Since they’re segmented polymers, they have a softer segment that enables flexibility, as well as a harder segment that gives the necessary strength. They offer more chemical and yellowing resistance to provide better in-body integrity, as well as increased reliability and consistency in processing.
The medical-grade polyurethanes have also proven resistant to oxidation, alcohol-swelling, and environmental stress-based cracking. The impressive substance is made up of three basic building blocks, out of which thousands of possible combinations can be created, scoring developers a plethora of options for device production.
How is Polyurethane Used in the Medical Industry?
Liquid polyurethanes are great for hollow-fiber devices. This includes vital blood-processing membrane equipment such as hemodialyzers, hemoconcentrators, and oxygenators. Silicones that were once used were weak and led to some tearing and leakage, rendering them less reliable. Epoxies and polyesters showed they were too rigid to allow for needed cutting.
Catheters are another common supply found in hospitals that have custom polyurethane components, and so are pacemakers along with other devices that need to stay inside the body, long-term—this material is being utilized more and more, for good reason.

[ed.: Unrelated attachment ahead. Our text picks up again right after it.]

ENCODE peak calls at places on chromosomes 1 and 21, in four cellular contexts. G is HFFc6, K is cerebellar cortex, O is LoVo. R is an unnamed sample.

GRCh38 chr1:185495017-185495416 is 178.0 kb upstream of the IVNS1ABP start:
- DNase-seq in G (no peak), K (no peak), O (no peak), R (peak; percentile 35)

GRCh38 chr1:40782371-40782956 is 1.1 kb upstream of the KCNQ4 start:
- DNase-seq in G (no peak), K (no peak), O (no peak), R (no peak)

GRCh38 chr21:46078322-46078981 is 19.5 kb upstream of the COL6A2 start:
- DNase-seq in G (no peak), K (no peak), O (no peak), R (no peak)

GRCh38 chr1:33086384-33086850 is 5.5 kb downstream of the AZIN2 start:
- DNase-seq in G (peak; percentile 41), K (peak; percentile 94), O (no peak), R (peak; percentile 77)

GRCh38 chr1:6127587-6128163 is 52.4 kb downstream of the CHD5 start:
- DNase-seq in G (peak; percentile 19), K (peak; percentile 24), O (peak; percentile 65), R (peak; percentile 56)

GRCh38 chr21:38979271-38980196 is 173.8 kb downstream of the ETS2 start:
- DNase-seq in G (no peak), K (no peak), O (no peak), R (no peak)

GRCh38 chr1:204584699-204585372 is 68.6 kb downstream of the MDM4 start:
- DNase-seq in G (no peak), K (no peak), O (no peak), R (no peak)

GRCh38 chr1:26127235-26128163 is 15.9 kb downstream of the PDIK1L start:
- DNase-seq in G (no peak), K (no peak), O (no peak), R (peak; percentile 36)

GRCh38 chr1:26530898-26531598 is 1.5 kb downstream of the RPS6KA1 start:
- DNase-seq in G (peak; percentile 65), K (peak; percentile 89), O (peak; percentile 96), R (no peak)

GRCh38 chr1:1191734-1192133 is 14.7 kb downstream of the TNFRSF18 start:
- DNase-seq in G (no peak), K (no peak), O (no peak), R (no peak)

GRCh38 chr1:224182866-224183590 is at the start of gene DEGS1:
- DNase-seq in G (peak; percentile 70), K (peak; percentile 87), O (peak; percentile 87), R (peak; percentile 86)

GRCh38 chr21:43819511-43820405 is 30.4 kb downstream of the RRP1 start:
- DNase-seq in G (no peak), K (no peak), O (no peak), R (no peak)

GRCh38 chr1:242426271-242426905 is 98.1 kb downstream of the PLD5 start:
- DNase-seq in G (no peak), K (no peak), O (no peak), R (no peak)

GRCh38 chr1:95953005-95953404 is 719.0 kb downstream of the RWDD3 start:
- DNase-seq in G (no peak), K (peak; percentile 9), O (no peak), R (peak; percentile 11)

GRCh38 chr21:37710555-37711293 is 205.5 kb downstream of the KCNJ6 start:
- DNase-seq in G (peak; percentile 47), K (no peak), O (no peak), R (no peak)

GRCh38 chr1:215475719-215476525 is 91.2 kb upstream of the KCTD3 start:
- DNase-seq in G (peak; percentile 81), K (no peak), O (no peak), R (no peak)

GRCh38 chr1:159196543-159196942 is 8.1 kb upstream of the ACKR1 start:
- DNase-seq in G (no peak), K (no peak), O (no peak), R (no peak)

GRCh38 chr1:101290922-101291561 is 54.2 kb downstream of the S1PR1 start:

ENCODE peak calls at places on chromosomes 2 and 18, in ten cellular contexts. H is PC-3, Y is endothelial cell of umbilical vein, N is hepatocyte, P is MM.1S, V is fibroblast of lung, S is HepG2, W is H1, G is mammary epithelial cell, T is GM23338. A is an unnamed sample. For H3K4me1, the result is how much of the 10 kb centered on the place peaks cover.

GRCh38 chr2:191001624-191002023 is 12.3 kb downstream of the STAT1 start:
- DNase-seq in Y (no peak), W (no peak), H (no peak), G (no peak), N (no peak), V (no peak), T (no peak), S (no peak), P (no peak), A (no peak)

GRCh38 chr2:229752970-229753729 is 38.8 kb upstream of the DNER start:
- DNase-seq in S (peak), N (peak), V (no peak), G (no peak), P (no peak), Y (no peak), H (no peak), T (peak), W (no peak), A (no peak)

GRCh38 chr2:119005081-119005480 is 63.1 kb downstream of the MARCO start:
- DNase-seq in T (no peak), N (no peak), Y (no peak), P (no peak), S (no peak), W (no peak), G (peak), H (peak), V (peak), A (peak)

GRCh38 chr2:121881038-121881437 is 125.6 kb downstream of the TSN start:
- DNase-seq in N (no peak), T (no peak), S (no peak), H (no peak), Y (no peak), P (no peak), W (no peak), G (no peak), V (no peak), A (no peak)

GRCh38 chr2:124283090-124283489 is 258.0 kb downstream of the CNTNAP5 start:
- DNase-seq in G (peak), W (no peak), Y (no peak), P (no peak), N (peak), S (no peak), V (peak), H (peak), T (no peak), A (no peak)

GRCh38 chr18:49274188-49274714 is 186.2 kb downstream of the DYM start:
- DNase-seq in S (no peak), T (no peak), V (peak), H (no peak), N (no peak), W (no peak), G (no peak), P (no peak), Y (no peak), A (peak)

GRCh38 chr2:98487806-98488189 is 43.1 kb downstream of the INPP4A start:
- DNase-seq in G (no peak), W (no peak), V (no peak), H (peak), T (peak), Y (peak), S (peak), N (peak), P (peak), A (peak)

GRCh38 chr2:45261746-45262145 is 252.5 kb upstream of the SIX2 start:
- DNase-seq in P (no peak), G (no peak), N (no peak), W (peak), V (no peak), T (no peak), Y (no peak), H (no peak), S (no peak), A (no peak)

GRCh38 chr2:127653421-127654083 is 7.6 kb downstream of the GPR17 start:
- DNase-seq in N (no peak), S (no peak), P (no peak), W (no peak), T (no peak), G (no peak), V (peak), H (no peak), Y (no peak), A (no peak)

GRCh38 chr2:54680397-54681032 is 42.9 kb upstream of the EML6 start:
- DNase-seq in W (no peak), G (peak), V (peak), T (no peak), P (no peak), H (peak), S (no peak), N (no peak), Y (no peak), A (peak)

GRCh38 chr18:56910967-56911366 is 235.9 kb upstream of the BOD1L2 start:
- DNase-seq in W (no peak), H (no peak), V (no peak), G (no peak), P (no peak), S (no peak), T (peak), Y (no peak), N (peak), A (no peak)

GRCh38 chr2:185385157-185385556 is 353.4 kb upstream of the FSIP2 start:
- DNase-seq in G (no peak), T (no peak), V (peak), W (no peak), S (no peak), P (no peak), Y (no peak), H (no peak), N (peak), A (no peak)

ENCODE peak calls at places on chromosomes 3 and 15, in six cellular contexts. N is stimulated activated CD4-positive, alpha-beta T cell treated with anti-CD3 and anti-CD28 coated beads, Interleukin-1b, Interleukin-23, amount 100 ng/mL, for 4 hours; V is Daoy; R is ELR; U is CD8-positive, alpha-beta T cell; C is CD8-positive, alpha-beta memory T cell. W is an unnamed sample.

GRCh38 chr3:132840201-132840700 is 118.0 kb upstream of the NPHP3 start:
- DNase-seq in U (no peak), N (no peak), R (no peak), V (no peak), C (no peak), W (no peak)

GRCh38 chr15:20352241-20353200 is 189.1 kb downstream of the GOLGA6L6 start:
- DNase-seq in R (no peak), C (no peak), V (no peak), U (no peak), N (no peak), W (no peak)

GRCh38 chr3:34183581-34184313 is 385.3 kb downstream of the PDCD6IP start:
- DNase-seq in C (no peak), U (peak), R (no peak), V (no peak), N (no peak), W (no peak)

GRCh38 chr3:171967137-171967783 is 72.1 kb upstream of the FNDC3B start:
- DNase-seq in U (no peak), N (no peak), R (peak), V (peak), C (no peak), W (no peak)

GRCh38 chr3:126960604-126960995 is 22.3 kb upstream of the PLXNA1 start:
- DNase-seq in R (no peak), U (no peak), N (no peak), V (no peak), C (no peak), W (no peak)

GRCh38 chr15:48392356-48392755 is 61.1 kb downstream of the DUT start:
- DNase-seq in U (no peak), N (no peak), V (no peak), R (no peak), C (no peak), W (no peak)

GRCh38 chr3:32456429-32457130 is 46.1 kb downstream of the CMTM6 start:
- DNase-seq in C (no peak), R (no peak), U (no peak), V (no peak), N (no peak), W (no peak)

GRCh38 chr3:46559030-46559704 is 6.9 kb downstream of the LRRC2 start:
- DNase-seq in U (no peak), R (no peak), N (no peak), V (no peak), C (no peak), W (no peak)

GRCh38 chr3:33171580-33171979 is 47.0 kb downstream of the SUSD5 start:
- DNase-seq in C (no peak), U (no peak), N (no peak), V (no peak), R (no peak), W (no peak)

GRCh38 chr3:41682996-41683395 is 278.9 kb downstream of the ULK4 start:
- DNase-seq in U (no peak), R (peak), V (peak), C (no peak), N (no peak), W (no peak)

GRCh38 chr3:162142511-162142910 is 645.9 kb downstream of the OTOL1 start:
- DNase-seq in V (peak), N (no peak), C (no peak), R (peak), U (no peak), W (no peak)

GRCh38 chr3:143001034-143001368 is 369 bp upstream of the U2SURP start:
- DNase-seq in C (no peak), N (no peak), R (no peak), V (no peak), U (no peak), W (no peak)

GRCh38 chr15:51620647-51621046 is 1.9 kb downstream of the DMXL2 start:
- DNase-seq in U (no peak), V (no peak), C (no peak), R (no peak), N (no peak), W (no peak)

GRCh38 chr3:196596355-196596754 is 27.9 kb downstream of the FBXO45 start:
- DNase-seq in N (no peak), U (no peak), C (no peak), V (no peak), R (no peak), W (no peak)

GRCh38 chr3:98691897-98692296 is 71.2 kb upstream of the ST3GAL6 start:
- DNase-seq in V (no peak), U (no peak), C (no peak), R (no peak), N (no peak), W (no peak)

Polyurethane cuts down on time and costs in instances, for example, where other materials would produce bubbles and need to go through a more significant degassing process. Polyurethanes are additionally well-suited for dip-molded products like probe covers, balloons, gloves, and even condoms.
Natural rubber latex may be more affordable upfront, but utilizing different types of polyurethane minimizes the chance of losing money to lawsuits and consumer facilities severing ties if dangerous allergic reactions occur. This is because, with polyurethanes, all chemicals used are fully bonded to each other, as pure polymer, so there are no extractable, intolerable chemicals.
They’re also fantastic for glove-making due to their abrasion resistance, meaning that they can be made incredibly thin and still be effective. Not to mention, proper polyurethanes can pass crucial safety tests in the areas of cytotoxicity, pyrogenicity, and mutagenicity.